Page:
People who wake up refreshed and raring to attack the day early in the morning are more active every day than night owls are, a study reveals.
People fall into one of three categories based on when they feel most alert and productive, dubbed either morning, day and evening types.
These are influenced by a variety of factors including genetics, diet, hormone levels and age.
And Finnish researchers found men who favour the morning are more active throughout their waking hours than men who prefer to wake up later in the day.
Over a day, it works out to be the same as a light walk for more than half an hour.
For women the effect is less dramatic, but still significant, and equates to around 20 minutes of daily activity.
The groups are based on a person’s internal schedule and called chronotypes.
Previous studies have suggested being a night owl is detrimental to a person’s health and they often live lazy lives.
But these findings are based on self-reported data which are unreliable and often warp the truth.
To get a more accurate view, researchers from the University of Oulu in Finland put movement-tracking bracelets on the wrists of 2,239 men and 2,917 women.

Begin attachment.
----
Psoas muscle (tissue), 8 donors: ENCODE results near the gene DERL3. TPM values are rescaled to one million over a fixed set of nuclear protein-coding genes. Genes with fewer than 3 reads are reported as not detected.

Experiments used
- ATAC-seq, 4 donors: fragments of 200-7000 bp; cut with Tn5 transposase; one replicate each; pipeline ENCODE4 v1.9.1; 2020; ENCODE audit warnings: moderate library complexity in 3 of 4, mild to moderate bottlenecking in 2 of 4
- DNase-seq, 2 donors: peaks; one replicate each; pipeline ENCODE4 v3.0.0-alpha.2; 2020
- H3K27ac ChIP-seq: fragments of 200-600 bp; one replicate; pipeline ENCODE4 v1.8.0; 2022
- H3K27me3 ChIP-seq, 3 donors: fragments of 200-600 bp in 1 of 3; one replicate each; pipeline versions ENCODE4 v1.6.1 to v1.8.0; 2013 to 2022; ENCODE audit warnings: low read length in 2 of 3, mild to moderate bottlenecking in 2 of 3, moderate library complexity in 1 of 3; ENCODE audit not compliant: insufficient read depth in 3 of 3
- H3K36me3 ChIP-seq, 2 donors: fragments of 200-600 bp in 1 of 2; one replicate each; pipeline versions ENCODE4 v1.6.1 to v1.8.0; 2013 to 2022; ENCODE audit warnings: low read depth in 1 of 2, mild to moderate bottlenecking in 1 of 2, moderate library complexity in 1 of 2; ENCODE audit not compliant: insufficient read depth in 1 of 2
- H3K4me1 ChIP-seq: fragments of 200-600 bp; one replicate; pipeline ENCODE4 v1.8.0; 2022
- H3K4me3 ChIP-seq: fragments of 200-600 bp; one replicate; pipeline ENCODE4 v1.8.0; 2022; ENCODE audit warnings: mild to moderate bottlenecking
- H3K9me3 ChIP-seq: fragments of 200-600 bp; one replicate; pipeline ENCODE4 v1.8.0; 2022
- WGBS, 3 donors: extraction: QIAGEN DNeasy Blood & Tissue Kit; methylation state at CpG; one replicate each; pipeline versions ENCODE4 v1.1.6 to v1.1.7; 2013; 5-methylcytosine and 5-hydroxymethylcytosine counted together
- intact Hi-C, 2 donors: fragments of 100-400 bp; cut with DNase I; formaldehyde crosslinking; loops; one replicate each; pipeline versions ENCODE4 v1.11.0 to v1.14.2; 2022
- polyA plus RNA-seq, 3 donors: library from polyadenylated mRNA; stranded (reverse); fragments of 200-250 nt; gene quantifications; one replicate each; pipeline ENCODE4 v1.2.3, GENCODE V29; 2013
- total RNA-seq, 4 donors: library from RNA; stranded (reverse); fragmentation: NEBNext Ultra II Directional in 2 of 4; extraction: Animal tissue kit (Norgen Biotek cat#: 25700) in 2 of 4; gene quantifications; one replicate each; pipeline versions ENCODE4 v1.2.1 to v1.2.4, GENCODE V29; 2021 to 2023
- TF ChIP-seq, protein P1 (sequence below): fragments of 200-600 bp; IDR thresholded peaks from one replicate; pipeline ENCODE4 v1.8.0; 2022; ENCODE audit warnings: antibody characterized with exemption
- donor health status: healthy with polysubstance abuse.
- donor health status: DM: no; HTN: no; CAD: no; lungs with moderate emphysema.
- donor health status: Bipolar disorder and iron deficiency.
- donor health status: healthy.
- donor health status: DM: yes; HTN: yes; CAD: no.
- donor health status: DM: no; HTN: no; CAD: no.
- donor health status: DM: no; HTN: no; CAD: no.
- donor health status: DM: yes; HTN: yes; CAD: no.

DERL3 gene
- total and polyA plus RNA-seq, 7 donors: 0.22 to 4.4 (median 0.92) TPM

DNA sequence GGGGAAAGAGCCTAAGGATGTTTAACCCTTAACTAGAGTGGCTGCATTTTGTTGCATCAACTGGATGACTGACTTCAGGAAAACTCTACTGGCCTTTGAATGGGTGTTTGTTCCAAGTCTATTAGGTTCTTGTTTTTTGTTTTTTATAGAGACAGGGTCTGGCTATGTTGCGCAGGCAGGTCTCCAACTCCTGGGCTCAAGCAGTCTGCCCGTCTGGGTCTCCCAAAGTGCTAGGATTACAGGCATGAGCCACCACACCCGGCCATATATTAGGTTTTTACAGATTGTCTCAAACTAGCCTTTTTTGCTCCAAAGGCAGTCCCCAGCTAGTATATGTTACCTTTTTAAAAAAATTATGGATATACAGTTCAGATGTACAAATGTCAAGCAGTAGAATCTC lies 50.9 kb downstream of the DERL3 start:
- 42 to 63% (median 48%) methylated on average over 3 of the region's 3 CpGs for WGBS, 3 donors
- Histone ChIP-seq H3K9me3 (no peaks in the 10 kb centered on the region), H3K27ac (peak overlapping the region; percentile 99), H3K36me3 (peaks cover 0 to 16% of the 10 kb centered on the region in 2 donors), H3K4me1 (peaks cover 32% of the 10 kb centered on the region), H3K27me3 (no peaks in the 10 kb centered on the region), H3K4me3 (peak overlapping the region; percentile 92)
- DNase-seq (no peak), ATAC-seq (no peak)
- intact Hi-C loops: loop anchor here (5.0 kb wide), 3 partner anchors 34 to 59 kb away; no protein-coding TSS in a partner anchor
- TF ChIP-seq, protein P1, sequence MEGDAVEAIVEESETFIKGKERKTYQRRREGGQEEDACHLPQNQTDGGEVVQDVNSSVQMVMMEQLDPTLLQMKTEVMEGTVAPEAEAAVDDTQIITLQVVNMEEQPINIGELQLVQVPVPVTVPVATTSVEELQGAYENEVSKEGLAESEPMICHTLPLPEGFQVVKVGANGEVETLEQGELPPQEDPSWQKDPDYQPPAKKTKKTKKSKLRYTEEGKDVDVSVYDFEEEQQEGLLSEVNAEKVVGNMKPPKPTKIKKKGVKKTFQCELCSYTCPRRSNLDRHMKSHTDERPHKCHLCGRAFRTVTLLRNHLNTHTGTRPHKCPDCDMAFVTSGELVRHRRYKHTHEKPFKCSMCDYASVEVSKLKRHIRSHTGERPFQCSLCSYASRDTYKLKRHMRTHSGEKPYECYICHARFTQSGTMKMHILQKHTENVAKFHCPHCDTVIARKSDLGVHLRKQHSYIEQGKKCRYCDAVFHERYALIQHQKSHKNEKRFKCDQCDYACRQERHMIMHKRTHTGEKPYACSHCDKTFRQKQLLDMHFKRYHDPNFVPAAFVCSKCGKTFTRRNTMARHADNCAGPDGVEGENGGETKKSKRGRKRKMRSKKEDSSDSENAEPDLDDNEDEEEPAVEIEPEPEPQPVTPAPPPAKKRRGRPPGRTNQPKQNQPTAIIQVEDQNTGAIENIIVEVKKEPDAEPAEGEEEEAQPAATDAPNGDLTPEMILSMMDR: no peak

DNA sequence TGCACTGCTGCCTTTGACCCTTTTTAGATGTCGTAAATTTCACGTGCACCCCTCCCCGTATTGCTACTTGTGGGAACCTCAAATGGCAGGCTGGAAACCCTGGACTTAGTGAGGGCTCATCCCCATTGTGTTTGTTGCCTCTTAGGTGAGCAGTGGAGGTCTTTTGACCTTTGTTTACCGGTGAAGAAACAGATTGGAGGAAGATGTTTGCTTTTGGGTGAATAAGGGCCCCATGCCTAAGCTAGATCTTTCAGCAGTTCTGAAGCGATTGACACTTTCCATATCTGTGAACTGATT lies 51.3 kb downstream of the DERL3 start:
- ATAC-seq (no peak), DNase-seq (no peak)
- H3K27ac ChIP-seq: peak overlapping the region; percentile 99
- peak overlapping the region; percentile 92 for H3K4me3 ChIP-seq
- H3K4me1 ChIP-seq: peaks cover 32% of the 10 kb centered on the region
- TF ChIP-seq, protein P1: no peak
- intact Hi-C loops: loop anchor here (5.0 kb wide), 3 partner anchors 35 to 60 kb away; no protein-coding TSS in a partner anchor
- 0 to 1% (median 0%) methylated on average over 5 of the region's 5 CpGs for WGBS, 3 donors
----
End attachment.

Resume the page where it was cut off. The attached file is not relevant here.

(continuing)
These people were enrolled in a scientific project called the Northern Finland birth cohort of 1966 at birth and were therefore all 46 years of age at the time of the research.
Measurements on activity were taken by the bracelet and a person’s chronotype was determined via a questionnaire.
While there was a clear difference in activity levels over the course of the day, it did not come from a conscious decision to do more exercise, the researchers claim.
Instead, the morning larks simply got up and moved around more than their peers who favor a lie in.
Although the study improves what we know about circadian rhythms and their role in activity levels, it is still merely observational and does not prove a causal link.
Therefore, identifying what exactly causes the link between night owls and lounging around remains, for now, a mystery.
In the meantime, the lead author of the latest study suggests people with an evening chronotype make a concerted effort to get up and active more.
‘Evening types may need to work harder to try to ensure they exercise,’ Laura Nauha told the New York Times.
The research was published in the Scandinavian Journal of Medicine & Science in Sports.